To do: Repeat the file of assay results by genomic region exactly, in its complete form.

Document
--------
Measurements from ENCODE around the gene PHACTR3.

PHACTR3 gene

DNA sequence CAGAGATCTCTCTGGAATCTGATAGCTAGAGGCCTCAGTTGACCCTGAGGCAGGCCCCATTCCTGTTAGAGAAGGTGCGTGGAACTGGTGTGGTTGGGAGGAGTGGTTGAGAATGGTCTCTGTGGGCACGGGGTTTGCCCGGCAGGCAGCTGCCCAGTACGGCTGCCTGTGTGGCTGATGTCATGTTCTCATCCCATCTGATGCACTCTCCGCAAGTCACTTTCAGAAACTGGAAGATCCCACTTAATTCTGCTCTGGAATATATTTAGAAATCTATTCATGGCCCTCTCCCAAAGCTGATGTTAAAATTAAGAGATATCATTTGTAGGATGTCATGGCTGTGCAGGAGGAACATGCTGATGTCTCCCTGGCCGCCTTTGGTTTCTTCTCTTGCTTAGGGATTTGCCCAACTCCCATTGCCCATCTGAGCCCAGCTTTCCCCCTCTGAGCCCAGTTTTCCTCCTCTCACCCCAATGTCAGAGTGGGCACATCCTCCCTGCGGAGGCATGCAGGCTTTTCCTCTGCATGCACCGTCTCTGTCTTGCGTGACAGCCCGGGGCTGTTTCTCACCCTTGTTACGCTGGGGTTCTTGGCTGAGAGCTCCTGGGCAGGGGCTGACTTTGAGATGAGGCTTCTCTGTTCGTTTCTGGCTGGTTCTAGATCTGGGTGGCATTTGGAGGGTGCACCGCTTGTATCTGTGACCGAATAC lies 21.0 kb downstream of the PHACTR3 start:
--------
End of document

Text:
Measurements from ENCODE around the gene PHACTR3.

PHACTR3 gene

DNA sequence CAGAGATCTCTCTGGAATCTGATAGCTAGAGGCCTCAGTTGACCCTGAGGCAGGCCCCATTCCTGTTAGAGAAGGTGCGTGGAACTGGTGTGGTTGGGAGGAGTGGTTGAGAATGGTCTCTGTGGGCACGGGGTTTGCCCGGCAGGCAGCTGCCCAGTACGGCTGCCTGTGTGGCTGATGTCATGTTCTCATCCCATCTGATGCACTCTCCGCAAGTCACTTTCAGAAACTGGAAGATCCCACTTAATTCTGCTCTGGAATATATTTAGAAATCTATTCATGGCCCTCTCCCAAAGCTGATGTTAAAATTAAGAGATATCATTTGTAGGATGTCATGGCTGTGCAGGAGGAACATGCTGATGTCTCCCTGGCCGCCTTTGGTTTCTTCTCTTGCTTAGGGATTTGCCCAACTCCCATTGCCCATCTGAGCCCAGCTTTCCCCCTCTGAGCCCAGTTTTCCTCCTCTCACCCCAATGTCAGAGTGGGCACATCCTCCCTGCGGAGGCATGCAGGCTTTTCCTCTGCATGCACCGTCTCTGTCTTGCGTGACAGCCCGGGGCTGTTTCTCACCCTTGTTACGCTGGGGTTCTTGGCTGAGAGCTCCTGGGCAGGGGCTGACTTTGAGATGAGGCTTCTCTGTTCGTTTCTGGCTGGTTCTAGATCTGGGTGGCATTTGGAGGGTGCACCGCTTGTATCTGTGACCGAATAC lies 21.0 kb downstream of the PHACTR3 start: